But that’s boring!

You just spent the last three days re-figuring out how to coordinate the yearly all-hands conference. You had to get the correct invitations out across all localities, with the correct speakers in the correct slots, different people attending the right meetings for them, people matched to relevant table topics for the opening luncheon… It’s complex and complicated.
You know you have done this before, too long ago to remember all the detail.

If you are honest with yourself, you know you will have to figure it all out again next time, or even worse: someone else needs to figure it out from scratch. You know the right thing to do would be to document the steps. But, really? That’s just so boring. And besides, it’s time to get on with other things you’ve been ignoring for these three days.

What tasks do you avoid because you find them boring?

  • Tracking your hours or the spending towards budgets.
  • Submitting receipts and expenses.
  • Creating follow up reports for meetings.
  • Planning a meeting properly: creating an agenda, thinking through who needs to be there or not, getting the right people in the room.
  • Updating stakeholders.
  • Documenting tasks that are seldom done.

These things take time and for many of us, they are not fun, interesting or motivating.

How do we get ourselves to do the things we know are right but are just not fun?

First, you need to understand different motivators. Most of us are driven by our emotional motivators – the promise of dopamine for doing something interesting, novel, exciting or even challenging. A little “good stress” and adrenaline of needing to meet a deadline.

But to do those mundane tasks?  There isn’t a promise of much dopamine – other than perhaps a bit of relief as we check that off our list. There probably isn’t much fear or stress involved either: you could possibly get away with not doing it, so the repercussions are low.
Nope, it’s not about exciting motivators. It’s simply about discipline. It’s your rational prefrontal cortex (PFC) that is going to get you to do these things. It’s not about the pleasure of it all – it’s about the rightness of it and choosing to do so. Using the PFC takes a lot of energy and focus, which is one reason we avoid these things. But if we choose to, we CAN tap into this part of the brain and get these mundane things done. And if we do it often enough, they will become habits and much less effortful.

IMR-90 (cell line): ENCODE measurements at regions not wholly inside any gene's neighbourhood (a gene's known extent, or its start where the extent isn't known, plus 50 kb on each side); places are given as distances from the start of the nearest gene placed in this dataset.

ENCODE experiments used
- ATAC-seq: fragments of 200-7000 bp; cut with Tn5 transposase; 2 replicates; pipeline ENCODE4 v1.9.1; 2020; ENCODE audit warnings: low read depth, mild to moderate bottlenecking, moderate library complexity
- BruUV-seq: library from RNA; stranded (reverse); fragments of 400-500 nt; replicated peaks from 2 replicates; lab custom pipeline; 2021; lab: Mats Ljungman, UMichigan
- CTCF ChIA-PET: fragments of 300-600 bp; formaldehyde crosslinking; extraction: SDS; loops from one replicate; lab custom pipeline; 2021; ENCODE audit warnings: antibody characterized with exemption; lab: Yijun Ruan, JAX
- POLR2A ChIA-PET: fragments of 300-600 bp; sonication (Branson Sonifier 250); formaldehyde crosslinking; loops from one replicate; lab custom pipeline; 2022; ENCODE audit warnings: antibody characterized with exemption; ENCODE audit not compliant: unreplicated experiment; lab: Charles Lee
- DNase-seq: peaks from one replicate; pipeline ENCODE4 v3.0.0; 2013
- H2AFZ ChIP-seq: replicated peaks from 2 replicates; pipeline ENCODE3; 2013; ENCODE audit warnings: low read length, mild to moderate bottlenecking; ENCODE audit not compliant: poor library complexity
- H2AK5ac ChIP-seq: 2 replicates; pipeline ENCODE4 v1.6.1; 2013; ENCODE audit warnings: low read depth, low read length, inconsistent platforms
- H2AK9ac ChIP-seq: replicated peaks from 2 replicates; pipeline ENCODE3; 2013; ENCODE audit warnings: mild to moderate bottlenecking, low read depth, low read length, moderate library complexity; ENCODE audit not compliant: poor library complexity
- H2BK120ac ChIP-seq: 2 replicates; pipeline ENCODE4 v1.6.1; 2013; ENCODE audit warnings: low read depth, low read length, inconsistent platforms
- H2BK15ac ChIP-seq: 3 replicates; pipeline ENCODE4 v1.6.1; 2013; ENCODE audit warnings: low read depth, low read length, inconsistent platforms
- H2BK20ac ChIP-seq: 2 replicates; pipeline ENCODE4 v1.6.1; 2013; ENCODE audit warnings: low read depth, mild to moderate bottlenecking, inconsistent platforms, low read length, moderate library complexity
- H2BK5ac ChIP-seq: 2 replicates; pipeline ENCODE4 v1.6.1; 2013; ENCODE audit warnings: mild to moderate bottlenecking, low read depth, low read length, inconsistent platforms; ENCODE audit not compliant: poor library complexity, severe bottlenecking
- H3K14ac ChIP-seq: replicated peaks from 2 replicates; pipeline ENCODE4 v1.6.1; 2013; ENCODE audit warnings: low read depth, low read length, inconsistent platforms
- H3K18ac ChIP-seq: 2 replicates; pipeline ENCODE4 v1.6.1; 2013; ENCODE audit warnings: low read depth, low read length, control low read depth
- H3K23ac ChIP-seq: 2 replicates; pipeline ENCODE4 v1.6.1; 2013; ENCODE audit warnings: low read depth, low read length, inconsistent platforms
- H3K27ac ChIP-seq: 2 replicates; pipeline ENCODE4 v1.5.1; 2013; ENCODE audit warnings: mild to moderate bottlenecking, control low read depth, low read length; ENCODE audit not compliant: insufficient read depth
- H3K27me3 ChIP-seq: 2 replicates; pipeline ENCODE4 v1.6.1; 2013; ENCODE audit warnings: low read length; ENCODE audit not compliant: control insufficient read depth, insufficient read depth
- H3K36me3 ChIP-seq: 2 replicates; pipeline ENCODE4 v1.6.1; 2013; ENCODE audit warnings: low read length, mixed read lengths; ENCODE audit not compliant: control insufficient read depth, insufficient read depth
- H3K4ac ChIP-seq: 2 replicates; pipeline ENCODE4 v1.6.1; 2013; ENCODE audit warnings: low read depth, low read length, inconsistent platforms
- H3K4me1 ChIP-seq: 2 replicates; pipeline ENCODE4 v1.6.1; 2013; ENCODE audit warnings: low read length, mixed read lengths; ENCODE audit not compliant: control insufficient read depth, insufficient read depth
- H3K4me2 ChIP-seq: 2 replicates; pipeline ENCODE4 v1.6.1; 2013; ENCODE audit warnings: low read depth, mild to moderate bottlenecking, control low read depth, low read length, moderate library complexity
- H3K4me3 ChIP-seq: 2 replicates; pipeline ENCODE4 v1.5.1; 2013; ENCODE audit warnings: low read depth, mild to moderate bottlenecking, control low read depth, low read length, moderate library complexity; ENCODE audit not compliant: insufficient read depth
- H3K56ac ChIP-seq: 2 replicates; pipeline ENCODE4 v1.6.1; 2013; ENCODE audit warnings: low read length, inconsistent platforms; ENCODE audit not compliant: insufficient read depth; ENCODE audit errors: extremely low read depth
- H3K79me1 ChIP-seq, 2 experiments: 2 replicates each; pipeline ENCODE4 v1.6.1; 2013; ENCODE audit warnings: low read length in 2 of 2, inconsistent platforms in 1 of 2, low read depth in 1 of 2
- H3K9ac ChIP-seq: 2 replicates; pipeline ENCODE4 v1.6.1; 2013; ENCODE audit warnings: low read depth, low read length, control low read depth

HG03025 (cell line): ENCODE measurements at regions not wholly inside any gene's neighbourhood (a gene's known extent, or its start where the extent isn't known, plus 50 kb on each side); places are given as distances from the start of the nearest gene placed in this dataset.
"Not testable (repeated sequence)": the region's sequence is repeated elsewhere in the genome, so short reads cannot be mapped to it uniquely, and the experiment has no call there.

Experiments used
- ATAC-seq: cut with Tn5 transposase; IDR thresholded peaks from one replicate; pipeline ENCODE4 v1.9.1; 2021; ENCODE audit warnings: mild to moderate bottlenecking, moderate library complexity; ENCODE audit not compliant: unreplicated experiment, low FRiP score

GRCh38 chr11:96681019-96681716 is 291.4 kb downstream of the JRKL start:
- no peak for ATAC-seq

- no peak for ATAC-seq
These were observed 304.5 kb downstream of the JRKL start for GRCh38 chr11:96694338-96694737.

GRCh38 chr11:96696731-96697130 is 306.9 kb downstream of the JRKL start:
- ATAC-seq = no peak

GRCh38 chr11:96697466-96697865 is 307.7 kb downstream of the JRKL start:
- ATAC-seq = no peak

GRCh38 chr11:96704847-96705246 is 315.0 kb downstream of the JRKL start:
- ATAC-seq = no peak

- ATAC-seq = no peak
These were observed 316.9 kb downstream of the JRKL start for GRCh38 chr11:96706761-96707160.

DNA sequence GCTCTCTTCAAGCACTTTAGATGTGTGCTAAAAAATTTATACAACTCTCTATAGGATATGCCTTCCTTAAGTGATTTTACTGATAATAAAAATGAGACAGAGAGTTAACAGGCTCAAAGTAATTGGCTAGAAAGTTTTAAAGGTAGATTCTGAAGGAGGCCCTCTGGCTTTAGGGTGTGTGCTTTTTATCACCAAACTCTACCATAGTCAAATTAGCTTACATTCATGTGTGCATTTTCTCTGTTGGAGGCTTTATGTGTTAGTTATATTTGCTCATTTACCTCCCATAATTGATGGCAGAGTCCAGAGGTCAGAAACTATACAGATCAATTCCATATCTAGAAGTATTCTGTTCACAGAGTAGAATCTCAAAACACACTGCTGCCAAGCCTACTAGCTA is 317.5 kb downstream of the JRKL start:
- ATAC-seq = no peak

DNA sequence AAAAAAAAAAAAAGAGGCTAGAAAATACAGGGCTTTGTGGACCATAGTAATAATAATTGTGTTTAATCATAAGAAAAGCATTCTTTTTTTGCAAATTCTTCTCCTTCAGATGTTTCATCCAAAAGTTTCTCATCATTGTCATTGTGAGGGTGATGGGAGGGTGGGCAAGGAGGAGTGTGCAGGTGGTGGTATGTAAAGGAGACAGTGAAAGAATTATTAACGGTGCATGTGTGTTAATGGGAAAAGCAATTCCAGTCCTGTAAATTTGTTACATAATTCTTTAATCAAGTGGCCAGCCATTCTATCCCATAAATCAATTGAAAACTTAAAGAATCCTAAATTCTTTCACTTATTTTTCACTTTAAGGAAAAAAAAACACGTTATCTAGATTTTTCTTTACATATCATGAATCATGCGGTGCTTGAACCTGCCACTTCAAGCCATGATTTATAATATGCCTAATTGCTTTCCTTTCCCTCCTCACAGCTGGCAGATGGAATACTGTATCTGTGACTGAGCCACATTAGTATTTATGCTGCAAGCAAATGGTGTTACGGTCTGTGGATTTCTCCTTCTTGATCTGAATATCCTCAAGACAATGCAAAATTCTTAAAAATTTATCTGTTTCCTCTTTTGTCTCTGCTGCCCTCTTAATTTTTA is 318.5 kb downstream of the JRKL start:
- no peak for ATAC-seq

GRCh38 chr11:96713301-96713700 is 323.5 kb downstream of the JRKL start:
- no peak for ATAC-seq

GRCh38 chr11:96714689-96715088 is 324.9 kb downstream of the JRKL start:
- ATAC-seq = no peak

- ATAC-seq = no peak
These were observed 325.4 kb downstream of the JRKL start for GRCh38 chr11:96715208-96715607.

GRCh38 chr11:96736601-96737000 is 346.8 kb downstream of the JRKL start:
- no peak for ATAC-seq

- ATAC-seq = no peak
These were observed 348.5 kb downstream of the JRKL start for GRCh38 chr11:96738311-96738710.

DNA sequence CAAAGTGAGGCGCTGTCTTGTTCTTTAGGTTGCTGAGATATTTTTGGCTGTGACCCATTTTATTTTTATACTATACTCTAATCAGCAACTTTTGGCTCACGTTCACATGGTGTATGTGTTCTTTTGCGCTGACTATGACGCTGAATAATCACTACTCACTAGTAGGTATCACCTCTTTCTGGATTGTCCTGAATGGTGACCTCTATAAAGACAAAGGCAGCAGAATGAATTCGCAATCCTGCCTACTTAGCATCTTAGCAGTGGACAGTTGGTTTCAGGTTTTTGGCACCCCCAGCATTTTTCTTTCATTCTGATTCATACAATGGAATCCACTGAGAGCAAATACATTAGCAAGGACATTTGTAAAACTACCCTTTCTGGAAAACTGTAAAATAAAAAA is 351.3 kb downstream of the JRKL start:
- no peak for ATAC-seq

• Do these tasks when you are fresh; when your brain is topped up.
  • Do a bit at a time.
  • Tell yourself, “let’s just get this done”
  • Focus until it’s done; don’t slot it alongside two other things you are multi-tasking through.
  • If you are on a roll with it, try doing another little bit, then rejoice in the satisfaction of getting that bit further than you had initially planned.
  • Give yourself some kind of treat when finished – even something simple like a walk outside or a nice cup of tea.

For more understanding on the dynamics of the emotional driven brain and the PFC as well as how to keep your PFC topped up and available for mundane tasks – and other more exciting ones too – check out Rewired to Relate.

Rewired to Relate

Rewired to Relate

Rewired to Relate goes straight to the heart of the matter: it reveals how the emotional brain drives most of our behaviour according to its needs and whims. The programme will teach you how to manage these impulses and to choose the impact you want to have on others.

find out more